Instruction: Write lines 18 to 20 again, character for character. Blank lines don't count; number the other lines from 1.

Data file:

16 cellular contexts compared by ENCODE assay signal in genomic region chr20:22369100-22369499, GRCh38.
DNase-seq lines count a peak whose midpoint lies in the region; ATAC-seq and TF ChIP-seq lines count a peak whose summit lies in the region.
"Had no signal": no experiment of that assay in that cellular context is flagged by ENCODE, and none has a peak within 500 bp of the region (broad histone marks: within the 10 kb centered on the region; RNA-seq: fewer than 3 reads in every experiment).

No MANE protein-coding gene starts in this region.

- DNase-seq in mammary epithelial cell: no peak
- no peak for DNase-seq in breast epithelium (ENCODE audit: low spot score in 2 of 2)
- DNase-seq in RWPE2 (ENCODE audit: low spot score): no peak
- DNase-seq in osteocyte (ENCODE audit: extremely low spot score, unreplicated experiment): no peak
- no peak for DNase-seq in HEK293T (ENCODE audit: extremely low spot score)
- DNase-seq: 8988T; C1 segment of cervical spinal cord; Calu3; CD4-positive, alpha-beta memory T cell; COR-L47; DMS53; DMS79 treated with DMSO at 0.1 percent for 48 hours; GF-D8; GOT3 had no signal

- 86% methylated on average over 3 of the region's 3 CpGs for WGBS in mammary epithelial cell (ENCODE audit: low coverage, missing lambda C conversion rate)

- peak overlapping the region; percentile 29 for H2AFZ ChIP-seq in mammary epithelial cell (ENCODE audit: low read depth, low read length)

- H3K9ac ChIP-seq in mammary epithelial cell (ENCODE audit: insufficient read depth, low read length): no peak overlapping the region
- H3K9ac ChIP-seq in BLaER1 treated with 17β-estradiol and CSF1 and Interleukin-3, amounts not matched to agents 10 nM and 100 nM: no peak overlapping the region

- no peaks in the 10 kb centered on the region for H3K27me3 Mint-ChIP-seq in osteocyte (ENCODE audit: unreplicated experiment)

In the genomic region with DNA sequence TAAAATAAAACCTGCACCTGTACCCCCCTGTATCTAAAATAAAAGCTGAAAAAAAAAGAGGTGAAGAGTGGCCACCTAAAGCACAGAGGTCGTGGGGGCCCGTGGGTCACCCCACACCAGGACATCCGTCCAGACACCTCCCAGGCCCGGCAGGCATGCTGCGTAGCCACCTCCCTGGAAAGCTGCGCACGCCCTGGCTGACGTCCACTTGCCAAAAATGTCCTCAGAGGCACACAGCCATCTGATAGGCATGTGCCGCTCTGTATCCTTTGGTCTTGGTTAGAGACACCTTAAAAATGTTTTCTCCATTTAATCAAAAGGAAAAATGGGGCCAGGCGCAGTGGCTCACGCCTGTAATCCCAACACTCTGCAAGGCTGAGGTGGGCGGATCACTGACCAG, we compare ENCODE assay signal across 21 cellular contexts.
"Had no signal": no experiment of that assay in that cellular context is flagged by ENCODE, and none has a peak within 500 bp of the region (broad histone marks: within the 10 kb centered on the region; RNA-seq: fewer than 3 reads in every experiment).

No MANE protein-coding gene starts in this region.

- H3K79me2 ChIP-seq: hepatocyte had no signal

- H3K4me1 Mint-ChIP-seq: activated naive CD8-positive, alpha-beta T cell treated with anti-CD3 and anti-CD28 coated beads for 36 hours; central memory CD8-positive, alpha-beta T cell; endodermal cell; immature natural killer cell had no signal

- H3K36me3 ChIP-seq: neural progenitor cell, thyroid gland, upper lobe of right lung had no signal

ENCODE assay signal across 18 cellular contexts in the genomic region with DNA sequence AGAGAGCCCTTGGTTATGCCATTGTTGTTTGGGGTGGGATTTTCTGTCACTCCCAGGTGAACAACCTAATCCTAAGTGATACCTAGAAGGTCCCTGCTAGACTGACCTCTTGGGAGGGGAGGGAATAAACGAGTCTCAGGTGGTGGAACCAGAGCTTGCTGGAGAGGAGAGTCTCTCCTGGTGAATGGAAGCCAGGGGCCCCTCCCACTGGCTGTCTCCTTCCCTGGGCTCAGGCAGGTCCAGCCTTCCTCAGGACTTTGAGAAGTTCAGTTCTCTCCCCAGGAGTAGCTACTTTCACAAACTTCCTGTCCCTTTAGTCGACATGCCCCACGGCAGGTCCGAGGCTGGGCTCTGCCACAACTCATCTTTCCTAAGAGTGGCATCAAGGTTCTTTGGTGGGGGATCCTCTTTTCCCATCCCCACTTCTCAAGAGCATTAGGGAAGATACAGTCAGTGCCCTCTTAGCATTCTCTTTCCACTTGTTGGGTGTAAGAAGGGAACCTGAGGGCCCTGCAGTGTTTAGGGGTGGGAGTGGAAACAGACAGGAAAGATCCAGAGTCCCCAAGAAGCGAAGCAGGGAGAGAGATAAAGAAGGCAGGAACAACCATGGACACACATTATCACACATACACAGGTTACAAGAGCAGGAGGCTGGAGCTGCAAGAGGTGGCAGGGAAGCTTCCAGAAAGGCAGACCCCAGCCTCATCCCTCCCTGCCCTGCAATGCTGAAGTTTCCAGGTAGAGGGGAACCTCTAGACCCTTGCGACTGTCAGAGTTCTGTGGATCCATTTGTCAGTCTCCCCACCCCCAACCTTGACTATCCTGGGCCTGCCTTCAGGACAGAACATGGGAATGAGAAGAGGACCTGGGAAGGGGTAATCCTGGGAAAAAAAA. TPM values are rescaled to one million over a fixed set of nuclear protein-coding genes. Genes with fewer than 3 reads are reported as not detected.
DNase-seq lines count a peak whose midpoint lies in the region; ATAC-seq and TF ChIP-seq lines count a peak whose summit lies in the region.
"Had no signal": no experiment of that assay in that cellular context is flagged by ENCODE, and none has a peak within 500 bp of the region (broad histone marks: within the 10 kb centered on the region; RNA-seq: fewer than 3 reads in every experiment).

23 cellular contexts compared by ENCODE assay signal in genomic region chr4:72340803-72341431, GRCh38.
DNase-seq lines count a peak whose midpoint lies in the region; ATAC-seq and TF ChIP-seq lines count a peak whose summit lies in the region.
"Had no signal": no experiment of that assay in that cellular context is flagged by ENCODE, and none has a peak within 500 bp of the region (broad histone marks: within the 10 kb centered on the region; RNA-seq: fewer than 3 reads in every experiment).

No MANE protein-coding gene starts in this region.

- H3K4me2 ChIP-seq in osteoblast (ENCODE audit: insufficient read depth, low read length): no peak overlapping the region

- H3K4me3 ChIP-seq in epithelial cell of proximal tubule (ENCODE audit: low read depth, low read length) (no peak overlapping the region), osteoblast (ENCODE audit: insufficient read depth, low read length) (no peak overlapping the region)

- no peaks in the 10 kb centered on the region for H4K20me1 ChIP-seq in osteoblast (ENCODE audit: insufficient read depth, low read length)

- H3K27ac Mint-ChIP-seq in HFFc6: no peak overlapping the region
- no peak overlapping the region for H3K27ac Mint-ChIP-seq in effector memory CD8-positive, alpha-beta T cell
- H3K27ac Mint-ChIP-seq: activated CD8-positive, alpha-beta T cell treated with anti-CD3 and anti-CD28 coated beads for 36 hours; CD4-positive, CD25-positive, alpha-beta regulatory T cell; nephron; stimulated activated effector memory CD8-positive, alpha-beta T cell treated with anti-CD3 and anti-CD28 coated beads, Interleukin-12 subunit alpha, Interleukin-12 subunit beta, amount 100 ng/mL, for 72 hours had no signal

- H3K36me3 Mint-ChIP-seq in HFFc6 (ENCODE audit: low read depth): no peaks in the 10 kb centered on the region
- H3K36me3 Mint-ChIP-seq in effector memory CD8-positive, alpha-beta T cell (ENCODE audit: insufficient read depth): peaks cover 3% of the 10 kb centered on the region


No MANE protein-coding gene starts in this region.

- H3K79me2 ChIP-seq: hepatocyte had no signal

- H3K4me1 Mint-ChIP-seq: activated naive CD8-positive, alpha-beta T cell treated with anti-CD3 and anti-CD28 coated beads for 36 hours; central memory CD8-positive, alpha-beta T cell; endodermal cell; immature natural killer cell had no signal